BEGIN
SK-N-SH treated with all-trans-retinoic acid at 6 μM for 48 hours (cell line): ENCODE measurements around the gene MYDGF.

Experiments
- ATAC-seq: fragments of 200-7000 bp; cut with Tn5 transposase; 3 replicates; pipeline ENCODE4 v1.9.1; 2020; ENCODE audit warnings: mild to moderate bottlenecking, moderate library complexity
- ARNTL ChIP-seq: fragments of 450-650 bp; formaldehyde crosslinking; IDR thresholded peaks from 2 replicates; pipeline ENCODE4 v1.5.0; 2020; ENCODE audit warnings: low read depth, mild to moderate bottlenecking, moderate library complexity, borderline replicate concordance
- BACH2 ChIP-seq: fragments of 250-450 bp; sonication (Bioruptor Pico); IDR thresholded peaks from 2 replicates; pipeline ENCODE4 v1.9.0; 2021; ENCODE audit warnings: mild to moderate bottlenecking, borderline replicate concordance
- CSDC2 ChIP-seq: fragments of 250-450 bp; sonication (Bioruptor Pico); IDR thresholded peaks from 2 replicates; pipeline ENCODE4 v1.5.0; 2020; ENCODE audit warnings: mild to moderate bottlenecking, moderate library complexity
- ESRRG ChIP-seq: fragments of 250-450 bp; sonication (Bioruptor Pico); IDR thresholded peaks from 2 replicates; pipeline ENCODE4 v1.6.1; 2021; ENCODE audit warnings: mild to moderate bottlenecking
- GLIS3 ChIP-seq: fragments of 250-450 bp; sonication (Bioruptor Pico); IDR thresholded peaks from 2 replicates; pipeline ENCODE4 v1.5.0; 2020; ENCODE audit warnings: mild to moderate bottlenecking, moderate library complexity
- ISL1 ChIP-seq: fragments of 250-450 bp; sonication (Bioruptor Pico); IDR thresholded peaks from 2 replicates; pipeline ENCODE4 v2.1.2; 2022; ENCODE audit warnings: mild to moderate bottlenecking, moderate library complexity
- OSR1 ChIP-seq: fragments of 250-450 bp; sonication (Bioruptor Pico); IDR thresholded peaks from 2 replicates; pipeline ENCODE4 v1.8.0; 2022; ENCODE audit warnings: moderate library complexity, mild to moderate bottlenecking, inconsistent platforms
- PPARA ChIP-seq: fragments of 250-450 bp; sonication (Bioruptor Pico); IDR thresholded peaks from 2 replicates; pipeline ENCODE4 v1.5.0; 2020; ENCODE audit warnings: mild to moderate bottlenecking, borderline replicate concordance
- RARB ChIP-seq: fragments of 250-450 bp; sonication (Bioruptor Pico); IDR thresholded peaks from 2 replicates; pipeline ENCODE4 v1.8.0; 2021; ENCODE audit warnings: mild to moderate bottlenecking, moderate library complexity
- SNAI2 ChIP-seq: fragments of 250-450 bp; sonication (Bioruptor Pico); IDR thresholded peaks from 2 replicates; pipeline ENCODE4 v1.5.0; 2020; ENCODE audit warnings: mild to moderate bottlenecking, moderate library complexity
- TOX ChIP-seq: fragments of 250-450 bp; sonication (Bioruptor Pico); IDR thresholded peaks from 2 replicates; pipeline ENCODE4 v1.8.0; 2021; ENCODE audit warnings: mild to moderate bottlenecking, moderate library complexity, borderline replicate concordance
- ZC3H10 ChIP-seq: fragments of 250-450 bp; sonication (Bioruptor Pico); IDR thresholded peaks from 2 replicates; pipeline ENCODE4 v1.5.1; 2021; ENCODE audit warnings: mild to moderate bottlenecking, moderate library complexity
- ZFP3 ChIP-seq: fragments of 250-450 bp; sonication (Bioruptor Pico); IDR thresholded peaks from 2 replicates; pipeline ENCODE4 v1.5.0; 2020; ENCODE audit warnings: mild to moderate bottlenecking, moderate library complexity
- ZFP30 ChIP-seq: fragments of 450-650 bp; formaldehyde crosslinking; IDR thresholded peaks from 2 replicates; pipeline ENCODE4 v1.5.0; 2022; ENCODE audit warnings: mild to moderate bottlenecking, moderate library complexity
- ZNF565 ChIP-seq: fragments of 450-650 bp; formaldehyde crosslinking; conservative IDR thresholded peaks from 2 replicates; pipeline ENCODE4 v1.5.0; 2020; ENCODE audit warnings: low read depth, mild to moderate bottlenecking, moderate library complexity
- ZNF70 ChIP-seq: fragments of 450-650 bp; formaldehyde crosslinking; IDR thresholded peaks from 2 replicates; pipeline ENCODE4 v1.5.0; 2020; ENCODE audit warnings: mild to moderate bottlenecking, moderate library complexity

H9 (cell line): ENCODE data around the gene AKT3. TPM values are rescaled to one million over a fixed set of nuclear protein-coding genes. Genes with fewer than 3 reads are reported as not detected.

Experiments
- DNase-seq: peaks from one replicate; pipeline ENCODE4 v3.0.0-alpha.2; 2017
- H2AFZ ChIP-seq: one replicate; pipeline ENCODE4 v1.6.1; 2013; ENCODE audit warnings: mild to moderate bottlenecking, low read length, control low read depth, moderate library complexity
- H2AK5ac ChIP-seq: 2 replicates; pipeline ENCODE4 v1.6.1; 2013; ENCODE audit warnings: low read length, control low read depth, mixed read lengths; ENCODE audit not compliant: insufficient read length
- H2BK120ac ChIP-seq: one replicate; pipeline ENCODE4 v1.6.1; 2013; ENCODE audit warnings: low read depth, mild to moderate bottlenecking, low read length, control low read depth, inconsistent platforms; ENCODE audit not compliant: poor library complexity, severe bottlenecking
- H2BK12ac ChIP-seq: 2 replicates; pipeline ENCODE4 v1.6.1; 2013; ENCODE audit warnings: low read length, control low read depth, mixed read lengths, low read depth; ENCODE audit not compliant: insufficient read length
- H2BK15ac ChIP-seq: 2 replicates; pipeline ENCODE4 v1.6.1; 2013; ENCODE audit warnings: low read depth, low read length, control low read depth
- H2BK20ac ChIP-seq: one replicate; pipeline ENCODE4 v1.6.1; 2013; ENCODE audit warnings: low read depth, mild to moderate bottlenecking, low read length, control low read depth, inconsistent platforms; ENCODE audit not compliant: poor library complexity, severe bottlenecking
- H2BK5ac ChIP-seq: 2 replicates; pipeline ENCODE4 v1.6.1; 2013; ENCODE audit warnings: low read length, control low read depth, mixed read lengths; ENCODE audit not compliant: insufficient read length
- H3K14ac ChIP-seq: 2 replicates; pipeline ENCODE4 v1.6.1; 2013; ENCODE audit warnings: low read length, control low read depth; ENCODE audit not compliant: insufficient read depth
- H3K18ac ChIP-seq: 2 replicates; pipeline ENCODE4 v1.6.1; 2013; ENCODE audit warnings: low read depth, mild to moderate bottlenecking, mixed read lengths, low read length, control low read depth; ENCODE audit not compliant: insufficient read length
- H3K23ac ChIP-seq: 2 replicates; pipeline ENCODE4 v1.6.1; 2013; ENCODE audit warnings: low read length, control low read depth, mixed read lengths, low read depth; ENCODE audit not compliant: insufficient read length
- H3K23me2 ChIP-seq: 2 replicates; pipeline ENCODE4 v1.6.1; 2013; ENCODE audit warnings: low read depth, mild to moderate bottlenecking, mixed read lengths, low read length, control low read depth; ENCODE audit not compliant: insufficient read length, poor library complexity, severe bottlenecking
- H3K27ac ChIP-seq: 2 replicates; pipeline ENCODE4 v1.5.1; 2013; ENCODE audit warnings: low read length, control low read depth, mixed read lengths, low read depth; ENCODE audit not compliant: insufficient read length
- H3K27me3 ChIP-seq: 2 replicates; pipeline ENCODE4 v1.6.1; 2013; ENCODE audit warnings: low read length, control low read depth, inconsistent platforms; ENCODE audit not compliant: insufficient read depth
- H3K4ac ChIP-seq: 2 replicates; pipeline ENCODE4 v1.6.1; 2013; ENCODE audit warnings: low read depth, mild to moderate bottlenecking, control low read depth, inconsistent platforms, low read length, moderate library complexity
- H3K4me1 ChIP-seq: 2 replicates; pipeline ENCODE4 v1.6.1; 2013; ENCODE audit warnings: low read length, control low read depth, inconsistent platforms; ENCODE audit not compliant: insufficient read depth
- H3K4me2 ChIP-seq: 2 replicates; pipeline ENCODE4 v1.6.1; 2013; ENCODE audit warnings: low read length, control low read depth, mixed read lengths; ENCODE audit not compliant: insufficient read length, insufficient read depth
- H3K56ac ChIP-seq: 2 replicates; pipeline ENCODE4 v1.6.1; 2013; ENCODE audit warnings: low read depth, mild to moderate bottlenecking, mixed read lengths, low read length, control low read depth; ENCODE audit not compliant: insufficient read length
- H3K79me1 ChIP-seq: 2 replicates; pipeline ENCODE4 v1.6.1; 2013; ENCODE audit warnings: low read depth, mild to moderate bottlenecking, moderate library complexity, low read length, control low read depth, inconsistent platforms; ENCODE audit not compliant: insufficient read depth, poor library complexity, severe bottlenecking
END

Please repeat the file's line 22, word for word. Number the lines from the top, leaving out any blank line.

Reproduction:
- DNase-seq: peaks from one replicate; pipeline ENCODE4 v3.0.0-alpha.2; 2017